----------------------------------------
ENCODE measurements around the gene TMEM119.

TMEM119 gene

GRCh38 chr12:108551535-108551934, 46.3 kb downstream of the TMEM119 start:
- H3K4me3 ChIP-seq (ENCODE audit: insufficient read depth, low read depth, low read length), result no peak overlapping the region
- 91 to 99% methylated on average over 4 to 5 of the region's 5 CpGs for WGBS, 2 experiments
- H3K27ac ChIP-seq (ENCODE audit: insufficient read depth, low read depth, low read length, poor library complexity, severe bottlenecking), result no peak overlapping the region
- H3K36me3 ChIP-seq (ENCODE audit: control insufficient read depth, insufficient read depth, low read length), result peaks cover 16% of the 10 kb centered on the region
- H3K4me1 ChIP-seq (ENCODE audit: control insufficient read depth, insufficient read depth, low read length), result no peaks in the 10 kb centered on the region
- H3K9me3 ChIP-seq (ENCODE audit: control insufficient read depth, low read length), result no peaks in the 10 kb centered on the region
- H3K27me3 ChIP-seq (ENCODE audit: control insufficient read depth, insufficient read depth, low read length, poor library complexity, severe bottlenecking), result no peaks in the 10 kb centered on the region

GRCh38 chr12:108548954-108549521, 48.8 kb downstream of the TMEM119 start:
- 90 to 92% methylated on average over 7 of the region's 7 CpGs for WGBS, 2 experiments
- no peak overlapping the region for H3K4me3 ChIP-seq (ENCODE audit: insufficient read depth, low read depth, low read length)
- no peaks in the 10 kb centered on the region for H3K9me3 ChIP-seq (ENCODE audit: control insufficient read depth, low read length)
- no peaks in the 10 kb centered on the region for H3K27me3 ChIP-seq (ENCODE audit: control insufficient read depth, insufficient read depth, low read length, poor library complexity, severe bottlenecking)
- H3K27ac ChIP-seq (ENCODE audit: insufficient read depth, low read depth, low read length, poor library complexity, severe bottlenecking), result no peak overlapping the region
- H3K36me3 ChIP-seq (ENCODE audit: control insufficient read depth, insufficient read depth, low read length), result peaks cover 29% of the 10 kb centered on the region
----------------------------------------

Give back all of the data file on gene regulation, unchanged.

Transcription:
ENCODE measurements around the gene TMEM119.

TMEM119 gene

GRCh38 chr12:108551535-108551934, 46.3 kb downstream of the TMEM119 start:
- H3K4me3 ChIP-seq (ENCODE audit: insufficient read depth, low read depth, low read length), result no peak overlapping the region
- 91 to 99% methylated on average over 4 to 5 of the region's 5 CpGs for WGBS, 2 experiments
- H3K27ac ChIP-seq (ENCODE audit: insufficient read depth, low read depth, low read length, poor library complexity, severe bottlenecking), result no peak overlapping the region
- H3K36me3 ChIP-seq (ENCODE audit: control insufficient read depth, insufficient read depth, low read length), result peaks cover 16% of the 10 kb centered on the region
- H3K4me1 ChIP-seq (ENCODE audit: control insufficient read depth, insufficient read depth, low read length), result no peaks in the 10 kb centered on the region
- H3K9me3 ChIP-seq (ENCODE audit: control insufficient read depth, low read length), result no peaks in the 10 kb centered on the region
- H3K27me3 ChIP-seq (ENCODE audit: control insufficient read depth, insufficient read depth, low read length, poor library complexity, severe bottlenecking), result no peaks in the 10 kb centered on the region

GRCh38 chr12:108548954-108549521, 48.8 kb downstream of the TMEM119 start:
- 90 to 92% methylated on average over 7 of the region's 7 CpGs for WGBS, 2 experiments
- no peak overlapping the region for H3K4me3 ChIP-seq (ENCODE audit: insufficient read depth, low read depth, low read length)
- no peaks in the 10 kb centered on the region for H3K9me3 ChIP-seq (ENCODE audit: control insufficient read depth, low read length)
- no peaks in the 10 kb centered on the region for H3K27me3 ChIP-seq (ENCODE audit: control insufficient read depth, insufficient read depth, low read length, poor library complexity, severe bottlenecking)
- H3K27ac ChIP-seq (ENCODE audit: insufficient read depth, low read depth, low read length, poor library complexity, severe bottlenecking), result no peak overlapping the region
- H3K36me3 ChIP-seq (ENCODE audit: control insufficient read depth, insufficient read depth, low read length), result peaks cover 29% of the 10 kb centered on the region